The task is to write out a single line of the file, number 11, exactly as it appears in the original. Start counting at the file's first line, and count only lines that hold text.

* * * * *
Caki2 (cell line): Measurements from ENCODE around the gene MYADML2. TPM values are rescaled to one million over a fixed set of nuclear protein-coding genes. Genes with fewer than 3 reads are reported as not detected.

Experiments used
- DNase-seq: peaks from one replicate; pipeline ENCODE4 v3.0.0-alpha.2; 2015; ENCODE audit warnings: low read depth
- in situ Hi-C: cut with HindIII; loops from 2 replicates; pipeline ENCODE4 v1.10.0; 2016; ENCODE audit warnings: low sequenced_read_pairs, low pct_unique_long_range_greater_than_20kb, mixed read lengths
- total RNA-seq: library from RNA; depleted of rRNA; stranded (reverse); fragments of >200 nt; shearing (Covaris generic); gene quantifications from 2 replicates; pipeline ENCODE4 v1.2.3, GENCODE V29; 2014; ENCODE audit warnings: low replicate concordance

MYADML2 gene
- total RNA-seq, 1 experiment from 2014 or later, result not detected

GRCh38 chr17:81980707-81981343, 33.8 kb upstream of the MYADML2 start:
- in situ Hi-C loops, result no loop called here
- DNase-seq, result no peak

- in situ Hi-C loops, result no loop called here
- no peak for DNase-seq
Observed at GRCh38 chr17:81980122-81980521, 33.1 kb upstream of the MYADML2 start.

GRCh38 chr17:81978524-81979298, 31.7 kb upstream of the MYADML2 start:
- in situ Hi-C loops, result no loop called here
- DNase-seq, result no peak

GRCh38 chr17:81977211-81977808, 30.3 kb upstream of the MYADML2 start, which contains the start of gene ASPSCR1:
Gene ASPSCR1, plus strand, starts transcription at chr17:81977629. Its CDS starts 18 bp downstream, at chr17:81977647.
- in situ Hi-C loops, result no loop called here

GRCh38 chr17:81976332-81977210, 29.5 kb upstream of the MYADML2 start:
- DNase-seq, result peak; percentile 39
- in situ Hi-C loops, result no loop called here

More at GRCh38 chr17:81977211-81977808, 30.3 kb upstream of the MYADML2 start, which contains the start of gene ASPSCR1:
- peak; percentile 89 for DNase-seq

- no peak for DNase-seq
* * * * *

- in situ Hi-C loops, result no loop called here